The sound, too, is rather 70’s. Most of the songs have a light, 70’s soft rock feel to them, reminding me of Carly Simon or The Carpenters. In particular, the light horns and acoustic guitar in “Tomorrow is Another Day” create a tune that would be perfect to listen to while reading “A River Runs Through It” and watching “Match Game” after getting home from the roller rink.
Far from the pedestrian soundtracks of the previous two films, The Rescuers also has a decent, active score. It generates suspense and comic relief in all of the places it should, and even reuses certain themes, which is one of my favorite movie score tricks. Though still sparse in places (like many films of the time), the background music in this movie was a pleasant surprise.
Though sleepy, the songs from The Rescuers are rather pleasant, if only in a 70’s nostalgia-inducing way.
Aside from the obvious callbacks to the era of Chinatown and Electric Light Orchestra, The Rescuers has a few features that distinguish it from its contemporaries. For starters, it has the best-realized central characters out of any film from the Disney Dark Ages that I can think of. Bianca is a strong, though still rather feminine, female lead, and I loved Bernard’s superstitious nature (“Oh no, there are thirteen steps on this ramp”). Both are well-portrayed and instantly sympathetic, making it easier to follow the rest of the movie.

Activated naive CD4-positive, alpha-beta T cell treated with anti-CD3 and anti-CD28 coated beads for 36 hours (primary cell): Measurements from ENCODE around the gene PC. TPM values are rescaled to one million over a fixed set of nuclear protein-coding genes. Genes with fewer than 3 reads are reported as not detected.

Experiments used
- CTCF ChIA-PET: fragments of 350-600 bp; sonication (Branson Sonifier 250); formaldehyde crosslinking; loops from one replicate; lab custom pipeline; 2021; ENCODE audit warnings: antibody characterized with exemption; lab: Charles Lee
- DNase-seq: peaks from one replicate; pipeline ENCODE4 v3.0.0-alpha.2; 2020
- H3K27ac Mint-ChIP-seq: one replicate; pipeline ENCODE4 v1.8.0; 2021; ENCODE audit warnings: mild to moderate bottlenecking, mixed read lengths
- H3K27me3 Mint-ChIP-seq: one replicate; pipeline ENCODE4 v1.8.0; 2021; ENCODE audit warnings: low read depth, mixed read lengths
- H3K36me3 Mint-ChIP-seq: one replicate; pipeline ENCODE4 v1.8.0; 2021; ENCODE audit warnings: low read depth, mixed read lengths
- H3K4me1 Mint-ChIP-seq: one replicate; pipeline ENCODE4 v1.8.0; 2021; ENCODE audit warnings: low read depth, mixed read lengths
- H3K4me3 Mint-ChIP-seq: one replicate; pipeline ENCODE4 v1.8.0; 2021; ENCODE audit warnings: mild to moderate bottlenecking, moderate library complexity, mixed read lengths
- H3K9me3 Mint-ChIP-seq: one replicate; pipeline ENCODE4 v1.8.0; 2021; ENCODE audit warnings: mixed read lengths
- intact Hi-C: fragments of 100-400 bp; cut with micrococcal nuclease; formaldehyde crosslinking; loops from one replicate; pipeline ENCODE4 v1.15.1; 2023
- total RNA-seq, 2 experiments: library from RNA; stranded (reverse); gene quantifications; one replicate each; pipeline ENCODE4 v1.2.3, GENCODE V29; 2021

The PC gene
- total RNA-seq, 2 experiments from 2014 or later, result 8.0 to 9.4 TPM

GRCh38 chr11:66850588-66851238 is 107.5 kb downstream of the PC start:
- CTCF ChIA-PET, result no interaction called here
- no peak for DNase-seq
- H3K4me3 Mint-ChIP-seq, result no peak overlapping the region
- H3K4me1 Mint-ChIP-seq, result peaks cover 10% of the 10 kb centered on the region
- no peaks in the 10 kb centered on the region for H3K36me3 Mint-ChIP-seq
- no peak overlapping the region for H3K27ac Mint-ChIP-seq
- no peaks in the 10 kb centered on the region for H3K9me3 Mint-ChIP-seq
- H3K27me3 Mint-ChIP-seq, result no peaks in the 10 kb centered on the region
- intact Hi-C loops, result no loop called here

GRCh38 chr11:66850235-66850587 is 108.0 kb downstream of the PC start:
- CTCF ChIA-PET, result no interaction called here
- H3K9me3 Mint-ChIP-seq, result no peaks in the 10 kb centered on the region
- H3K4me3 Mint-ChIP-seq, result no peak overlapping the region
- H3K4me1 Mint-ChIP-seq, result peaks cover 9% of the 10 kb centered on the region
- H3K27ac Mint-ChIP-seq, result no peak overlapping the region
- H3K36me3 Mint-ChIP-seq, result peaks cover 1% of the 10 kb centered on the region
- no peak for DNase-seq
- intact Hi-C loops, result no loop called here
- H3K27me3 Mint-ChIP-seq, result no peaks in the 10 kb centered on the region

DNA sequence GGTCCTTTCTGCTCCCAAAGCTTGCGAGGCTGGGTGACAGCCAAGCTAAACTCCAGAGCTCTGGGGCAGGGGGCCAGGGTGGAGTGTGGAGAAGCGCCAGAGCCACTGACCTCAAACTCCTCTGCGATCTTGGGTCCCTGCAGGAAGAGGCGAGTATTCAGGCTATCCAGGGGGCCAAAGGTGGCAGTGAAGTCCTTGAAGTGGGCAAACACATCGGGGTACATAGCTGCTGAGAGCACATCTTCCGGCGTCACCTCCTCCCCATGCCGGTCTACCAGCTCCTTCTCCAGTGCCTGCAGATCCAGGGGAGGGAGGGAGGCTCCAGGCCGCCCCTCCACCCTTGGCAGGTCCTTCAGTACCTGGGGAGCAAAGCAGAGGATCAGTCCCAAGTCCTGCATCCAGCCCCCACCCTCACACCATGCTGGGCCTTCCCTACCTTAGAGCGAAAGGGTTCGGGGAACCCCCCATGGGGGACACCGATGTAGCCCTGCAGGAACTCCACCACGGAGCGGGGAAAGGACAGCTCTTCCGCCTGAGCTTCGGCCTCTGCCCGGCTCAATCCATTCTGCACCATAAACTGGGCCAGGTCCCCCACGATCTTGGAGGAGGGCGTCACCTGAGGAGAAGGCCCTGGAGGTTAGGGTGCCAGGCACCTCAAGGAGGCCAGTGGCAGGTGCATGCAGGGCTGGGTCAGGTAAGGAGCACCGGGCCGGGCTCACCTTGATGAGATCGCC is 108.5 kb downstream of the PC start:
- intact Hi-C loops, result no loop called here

The Rescuers also enjoys one of the strongest villains since 101 Dalmatians (Shere Khan was more of an idea than an actual villain, so he doesn’t count). Falsely sweet, totally sour, and absolutely enormous in character, Madame Medusa sashays wildly about the film, leaving no bit of scenery un-chewed. Her over-the-top animation coupled with an excellent vocal performance from Geraldine Page hoists Madame Medusa to the top of the villain pedestal, where she will remain until Ursula comes along (who, coincidentally, also looks like a man in drag).
I’ve heard of alligator shoes, but this is ridiculous
The supporting characters, on the other hand, don’t fare so well. With the exception of Orville (who I liked quite a bit more I remember), the secondary cast is replete with Jar Jars. For the villains: Snoops, the stuttering, cowering fat bloke who acts as Medusa’s henchman. For the heroes: Ellie May, a rolling pin-wielding swamp mouse whose high-pitched trill frequently reminded me of Edith Bunker.